“No offence Lynn, but your life is technically not worth insuring,” says Alan Partridge in a particularly memorable swipe at his personal assistant taken from his self-titled sitcom. The irony being that an appearance from Lynn Benfield (Felicity Montagu) is worth an awful lot to fans, as the character has become a firm favourite since her debut back in 1997.
That’s why it’s such a delight to see her back in the second series of This Time with Alan Partridge, where she is once again on hand to manage the bumbling broadcaster’s life in the fleeting sections where the cameras aren’t rolling. Unlike his on-screen persona, star Steve Coogan is well aware of the character’s popularity.
“In a way, we almost deliberately underuse Felicity really, probably annoyingly for her,” he said at a recent press event. “But I think it’s really great for the audience because they do just love Lynn so much, they really value when they get a glimpse of her. So you sort of tantalise the audience by letting Lynn peek out now and again, which gives us a nice visceral quality to the exchanges.”
It begs the question: why has Lynn Benfield made such a big impression on viewers over the past quarter-century? It helps that the character is just as well-realised as her questionable employer, making it easy to sympathise with her as she endures his callous remarks and careless treatment. But nor is she merely a helpless victim, as Montagu herself explains that Lynn’s work involves “a lot of wheedling behind the scenes” to get Alan his arguably undeserved opportunities.
“She’s not ‘poor Lynn’,” she clarified in a 2019 interview on Lorraine. “I think she’s very aware at the moment that Alan could be in a car crash [on This Time], so she’s a little bit more forceful on this series to protect him.”
This ferocious loyalty has been a consistent theme throughout the character’s history, although her exact motives are up for debate. In her early days on I’m Alan Partridge series one, there were some hints towards Lynn having romantic feelings for her boss, as she attempted to woo him on Valentine’s Day with a snazzy cardigan and offered to pretend to be his wife for a commercial video (the suggestion didn’t go down well).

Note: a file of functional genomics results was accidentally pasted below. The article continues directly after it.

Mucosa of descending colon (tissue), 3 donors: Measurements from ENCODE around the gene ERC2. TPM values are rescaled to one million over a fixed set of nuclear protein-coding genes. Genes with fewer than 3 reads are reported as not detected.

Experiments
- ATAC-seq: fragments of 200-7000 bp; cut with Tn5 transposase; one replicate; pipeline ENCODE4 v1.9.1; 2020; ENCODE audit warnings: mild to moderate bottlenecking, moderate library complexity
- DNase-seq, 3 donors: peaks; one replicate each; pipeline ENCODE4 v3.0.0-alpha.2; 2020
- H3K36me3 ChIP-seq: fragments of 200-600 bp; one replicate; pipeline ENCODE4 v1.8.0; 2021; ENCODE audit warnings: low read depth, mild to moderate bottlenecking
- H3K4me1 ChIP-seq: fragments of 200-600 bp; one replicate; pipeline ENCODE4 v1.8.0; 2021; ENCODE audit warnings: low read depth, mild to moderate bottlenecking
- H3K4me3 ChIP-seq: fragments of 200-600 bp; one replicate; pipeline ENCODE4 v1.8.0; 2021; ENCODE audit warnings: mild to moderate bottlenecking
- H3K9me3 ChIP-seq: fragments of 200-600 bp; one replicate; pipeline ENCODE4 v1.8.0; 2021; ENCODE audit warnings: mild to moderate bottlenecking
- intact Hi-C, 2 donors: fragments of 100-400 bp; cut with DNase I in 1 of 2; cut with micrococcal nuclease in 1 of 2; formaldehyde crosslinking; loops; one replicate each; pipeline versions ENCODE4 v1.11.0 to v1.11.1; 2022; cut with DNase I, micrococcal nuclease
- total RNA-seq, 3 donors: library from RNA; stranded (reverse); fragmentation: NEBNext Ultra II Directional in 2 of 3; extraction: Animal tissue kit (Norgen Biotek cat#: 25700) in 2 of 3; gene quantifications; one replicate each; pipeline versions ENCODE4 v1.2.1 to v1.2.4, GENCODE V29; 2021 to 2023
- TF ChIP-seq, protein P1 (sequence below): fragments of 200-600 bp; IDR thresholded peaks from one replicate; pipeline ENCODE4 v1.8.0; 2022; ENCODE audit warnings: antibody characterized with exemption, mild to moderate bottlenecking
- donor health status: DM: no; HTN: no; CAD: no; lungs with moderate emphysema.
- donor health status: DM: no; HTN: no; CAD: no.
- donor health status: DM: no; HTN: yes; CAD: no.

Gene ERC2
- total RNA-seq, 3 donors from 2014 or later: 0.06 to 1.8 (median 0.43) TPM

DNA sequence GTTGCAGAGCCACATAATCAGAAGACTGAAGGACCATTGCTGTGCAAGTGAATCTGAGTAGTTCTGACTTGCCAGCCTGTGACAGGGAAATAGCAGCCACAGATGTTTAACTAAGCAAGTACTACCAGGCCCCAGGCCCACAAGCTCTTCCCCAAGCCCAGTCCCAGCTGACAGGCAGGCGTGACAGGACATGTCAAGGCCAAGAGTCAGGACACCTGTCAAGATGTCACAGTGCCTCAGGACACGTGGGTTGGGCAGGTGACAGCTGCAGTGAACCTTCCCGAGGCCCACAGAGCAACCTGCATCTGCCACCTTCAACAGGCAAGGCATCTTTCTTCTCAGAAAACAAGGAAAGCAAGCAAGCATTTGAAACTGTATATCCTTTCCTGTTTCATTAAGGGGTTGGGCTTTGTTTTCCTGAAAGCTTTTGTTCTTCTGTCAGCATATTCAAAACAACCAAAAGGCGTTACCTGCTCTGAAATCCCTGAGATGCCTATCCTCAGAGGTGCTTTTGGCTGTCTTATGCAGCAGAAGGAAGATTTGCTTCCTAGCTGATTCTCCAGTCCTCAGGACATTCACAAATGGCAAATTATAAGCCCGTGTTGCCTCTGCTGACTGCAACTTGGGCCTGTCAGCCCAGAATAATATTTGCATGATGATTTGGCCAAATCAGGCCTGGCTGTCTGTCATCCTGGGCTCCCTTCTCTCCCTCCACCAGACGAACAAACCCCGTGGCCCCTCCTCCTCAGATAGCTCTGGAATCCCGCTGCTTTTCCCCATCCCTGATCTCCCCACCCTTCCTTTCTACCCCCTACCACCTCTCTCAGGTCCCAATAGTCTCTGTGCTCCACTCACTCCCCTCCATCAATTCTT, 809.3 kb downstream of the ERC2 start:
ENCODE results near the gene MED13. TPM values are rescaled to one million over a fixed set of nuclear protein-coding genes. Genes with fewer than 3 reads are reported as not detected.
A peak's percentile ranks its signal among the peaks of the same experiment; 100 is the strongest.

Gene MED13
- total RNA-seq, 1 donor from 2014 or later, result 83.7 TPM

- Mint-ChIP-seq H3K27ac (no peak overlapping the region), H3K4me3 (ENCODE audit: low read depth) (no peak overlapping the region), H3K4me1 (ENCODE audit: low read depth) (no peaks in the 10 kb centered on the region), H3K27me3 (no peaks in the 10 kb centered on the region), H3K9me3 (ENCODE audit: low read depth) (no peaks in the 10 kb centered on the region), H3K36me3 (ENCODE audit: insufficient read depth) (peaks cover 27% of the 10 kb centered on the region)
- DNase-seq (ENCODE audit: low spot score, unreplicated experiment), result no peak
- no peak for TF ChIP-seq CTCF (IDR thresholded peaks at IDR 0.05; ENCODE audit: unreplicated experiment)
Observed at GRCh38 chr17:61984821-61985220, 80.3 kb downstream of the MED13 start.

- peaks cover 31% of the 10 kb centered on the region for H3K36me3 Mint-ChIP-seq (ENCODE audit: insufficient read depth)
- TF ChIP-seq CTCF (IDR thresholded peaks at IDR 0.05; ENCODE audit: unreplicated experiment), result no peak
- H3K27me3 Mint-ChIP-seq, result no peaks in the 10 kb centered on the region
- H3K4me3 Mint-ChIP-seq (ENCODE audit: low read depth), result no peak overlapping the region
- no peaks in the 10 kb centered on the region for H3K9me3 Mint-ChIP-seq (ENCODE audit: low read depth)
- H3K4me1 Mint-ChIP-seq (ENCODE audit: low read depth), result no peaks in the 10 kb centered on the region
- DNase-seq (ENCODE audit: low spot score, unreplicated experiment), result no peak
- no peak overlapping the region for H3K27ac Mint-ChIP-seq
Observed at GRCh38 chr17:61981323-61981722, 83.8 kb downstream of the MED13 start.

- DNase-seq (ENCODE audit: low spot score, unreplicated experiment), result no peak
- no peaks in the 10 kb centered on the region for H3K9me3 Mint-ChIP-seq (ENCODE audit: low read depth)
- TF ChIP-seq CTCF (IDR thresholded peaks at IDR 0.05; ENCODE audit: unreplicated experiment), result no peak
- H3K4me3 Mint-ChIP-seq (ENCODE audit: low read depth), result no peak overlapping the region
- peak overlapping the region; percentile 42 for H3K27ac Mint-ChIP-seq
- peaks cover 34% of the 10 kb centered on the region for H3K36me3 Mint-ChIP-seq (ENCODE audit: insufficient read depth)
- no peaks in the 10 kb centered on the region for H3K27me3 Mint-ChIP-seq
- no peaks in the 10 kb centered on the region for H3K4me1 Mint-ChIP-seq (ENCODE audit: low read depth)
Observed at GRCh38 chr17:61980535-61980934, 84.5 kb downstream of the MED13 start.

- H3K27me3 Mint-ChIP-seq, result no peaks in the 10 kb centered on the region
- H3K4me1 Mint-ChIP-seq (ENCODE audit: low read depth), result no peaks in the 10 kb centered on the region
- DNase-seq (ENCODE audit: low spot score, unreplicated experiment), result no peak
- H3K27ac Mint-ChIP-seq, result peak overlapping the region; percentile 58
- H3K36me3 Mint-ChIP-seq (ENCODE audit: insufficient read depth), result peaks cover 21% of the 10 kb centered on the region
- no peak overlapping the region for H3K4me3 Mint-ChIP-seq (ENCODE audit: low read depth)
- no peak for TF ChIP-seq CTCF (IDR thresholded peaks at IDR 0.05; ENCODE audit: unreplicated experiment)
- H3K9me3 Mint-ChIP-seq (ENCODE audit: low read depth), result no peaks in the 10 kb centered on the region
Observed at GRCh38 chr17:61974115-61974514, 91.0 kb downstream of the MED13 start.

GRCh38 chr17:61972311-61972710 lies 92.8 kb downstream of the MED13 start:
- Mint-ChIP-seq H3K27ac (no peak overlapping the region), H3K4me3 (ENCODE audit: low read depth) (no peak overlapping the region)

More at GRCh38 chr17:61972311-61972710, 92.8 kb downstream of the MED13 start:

This idea was seemingly abandoned by series two, with co-creator Armando Iannucci now positing that her dedicated work ethic stems from a combination of factors, including genuine job satisfaction and that enticing salary.
“I think she was always brought up never to rock the boat, you know, if you’ve got something hold onto it and don’t think of getting anything else,” he told RadioTimes.com. “I think she was probably taught to expect failure, so if she’s got this dynamic young personality who’s giving her eight grand a year, she’s avoided failure.”
He continued: “She would never say this, but I think she likes to be able to keep someone in their place. But she also likes doing a good job: I think in her car outside she does a ‘yes!’ whenever Alan makes it to an event on time or finishes on time. I think she sees that as down to her.”
I’m Alan Partridge co-writer Peter Baynham agrees that Lynn’s feelings towards Alan are less like that of a secret admirer and more akin to the “kind of protectiveness that an animal would have for its young”. He’s quick to point out that the character was not based on the assistant Coogan had at the time of writing the sitcom, but the team were interested in exploring the dynamic that naturally develops between two people working so closely.
“It’s not based on any one person, but it’s based on the relationship that people have with their assistants,” Baynham said in a chat with RadioTimes.com. “People have a strange intimacy with those people that they may not even have with their life partner. And so, it’s that thing where they know where the bodies are buried, metaphorically and literally – although I don’t think Alan has ever killed anyone.”
Iannucci added: “We just liked the idea of Alan, because he thinks big, thinking at some stage ‘I’m so busy that I need a personal assistant’ but not actually being able to afford anyone good so just going locally. And I think possibly he does like the idea of having a mother figure or an aunt – it’s almost like he’s got his aunt with him. So that was the sort of kernel for it.”
This Time with Alan Partridge returns to BBC One on Friday 30th April at 9:30pm. While you’re waiting, check out our TV Guide to see what’s on tonight.